conservative movement that followed reagan's years, that we now live in. so i think there are a lot of people who are nostalgic for newt gingrich and that style of leadership. i also think gingrich has the capacity to bring out the base in a general election in a way that romney can't do. because they're not ambivalent about gingrich. they feel he's the true conservative. >> well, i could tell you who would like to see -- howard, i can the tell you who would like to see a gingrich versus obama campaign all next year, that's anyone who works in the media, wouldn't you agree? >> sure. >> the debates would be amazing. >> a month ago, newt gingrich, when he was still at 3%, was saying, i propose seven lincoln/douglas style debates with president obama. and everybody laughed at newt. but we would love it, are you kidding? and i think a lot of conservatives at the grassroots would love it, as jennifer was saying. my reading on it is they want
someone who can really take it to the president intellectually in terms of intelligence and verbal combat. >> and someone who won't equivocate. i think also someone who won't equivocate. who will say what they think and be a straight talker. >> and he can change his position from time to time, but to quote the dnc -- >> he can put his foot in his mouth from time to time, too. >> to quote the dnc guy to the point that jennifer made, that i spoke to a little while ago, he said, anyone who underestimates him does so at their own peril. and that's the dnc talking. but i'm not sure the people out in chicago quite get the same message. >> you got to wonder what the president thinks. by the way, who would the obama campaign prefer to run against? romney or gingrich? well, the latest polling out of new hampshire from the university of new hampshire shows that in a general election matchup, president obama leadses romney. but look at the matchup with gingrich, it's got the president ahead, 52/40.
but jennifer, this time you start, it seems to me in terms of just a pleasant outlook for the year, this president, barack obama, would want to prefer, it seems to me, looking forward to series of genteel debates with governor romney, where he's sort of predictable and he'll throw his sunday punch, but you know what it's going to be, whereas newt will have 30 or 40 follow-up punches and they may be thought up on the spot. go ahead, your thoughts. >> i totally agree. i think that newt gingrich turns on a dime. he's a great debater. he's not afraid to really go for the jugular, but he doesn't do it in a very negative way, either. i think he actually could do it and dismantle obama and make it very difficult for obama to be -- defend his record. and i also think that gingrich has the capacity to lead on television, which romney doesn't. and romney also doesn't connect in person. gingrich has more charisma than romney does. >> boy, you are killing romney right now, you know that, don't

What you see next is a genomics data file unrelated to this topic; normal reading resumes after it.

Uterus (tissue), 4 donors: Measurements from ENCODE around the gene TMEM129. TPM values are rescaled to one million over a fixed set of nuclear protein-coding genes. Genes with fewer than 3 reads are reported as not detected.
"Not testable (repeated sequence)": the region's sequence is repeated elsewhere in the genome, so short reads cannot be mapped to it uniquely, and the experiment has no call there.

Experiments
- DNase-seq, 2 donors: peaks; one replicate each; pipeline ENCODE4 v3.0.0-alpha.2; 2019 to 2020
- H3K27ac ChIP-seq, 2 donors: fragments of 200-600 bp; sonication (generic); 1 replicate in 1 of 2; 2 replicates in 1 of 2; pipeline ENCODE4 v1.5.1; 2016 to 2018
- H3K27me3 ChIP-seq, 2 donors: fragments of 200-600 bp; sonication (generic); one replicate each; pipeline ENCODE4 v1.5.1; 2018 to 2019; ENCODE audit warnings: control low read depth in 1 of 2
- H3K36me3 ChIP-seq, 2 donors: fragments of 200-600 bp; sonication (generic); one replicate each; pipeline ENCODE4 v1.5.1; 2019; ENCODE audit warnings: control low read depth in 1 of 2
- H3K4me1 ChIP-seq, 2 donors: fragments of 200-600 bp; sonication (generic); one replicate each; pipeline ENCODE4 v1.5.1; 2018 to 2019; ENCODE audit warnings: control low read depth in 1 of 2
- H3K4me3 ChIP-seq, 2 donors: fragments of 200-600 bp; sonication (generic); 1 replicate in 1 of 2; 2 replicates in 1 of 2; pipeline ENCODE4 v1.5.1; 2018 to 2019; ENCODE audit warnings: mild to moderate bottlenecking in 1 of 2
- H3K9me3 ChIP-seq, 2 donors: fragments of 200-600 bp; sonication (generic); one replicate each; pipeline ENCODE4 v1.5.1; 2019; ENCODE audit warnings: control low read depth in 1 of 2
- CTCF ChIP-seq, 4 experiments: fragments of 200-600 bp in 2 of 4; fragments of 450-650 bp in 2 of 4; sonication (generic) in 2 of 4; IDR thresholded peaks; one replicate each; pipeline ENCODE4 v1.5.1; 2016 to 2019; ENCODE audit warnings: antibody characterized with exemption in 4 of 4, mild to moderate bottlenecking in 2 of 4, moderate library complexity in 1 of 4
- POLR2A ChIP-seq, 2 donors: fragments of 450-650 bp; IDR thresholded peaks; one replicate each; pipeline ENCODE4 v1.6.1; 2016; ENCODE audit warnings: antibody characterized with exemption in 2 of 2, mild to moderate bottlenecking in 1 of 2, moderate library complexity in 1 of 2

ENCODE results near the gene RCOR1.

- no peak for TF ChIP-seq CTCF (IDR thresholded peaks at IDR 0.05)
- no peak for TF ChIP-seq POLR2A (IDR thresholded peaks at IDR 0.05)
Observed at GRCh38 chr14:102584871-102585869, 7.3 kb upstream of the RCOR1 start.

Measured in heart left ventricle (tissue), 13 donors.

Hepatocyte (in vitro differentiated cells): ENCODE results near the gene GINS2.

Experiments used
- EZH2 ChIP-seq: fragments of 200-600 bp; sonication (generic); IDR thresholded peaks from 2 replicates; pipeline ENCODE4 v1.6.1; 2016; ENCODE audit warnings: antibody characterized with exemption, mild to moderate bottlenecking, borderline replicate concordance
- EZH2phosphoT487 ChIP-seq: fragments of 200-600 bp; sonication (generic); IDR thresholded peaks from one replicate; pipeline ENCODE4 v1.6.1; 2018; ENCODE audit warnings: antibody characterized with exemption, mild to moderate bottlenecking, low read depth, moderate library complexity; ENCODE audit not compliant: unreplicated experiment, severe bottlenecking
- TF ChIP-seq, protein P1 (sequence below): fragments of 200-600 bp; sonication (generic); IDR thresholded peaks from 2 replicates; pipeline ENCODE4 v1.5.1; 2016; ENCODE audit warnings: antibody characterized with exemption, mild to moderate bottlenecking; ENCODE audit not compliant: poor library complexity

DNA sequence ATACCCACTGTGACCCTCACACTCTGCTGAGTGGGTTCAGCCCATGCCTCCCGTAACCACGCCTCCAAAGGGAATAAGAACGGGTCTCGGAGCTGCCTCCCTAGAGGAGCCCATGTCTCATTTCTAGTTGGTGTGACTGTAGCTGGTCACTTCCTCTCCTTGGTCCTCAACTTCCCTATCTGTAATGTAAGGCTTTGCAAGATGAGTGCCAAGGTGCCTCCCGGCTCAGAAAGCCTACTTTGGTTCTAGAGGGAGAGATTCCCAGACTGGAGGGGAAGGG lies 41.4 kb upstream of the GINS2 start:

you? you're assassinating this guy -- >> i really don't believe he's a strong candidate against obama. >> you're saying newt gingrich is a warmer presence than someone else? howard, can you get in there. here's where i disagree with jennifer -- >> you've been with both of them. >> i don't agree with that at all. >> howard? >> i agree that romney is -- as andrew sullivan says -- makes plastic look genuine, but that's andrew sullivan talking, not me. >> of course. >> but newt gingrich can be a very, very coldly dismissive guy. he can -- he has a -- there's something slight off in his radar about his conception of himself. to say that he has a churchillian view of himself is an understatement. and newt gingrich's ego is something that could get him in trouble. his big challenge over the next days and weeks and months, if he ever gets that far, is to keep
that sort of sweeping, gigantic ego in check and to somehow be a friendlier guy. when newt gingrich tries to be a warm and fuzzy guy, it's just as scary as when mitt romney tries to do it. >> well, he's changed a lot over the years, though. newt gingrich has changed completely in the past 10, 15 years. i think -- i mean, if you see him on the stump, he's much more relaxed. he's much more comfortable in his own skin. now he's converted to catholici catholicism, he seems like he's very, very into the religion, he's totally into his wife. i think he's changed a lot. >> jennifer, as i ask everybody who's married and i ask you all right now, do you ever meet anybody who changes like your spouse? i've never met anybody who changes. people are the same guys when you meet people you went to high school, the 50th reunion, they seem like the same person. >> but the point is, though, chris -- >> we've got to go, howard -- >> if a union leader can make it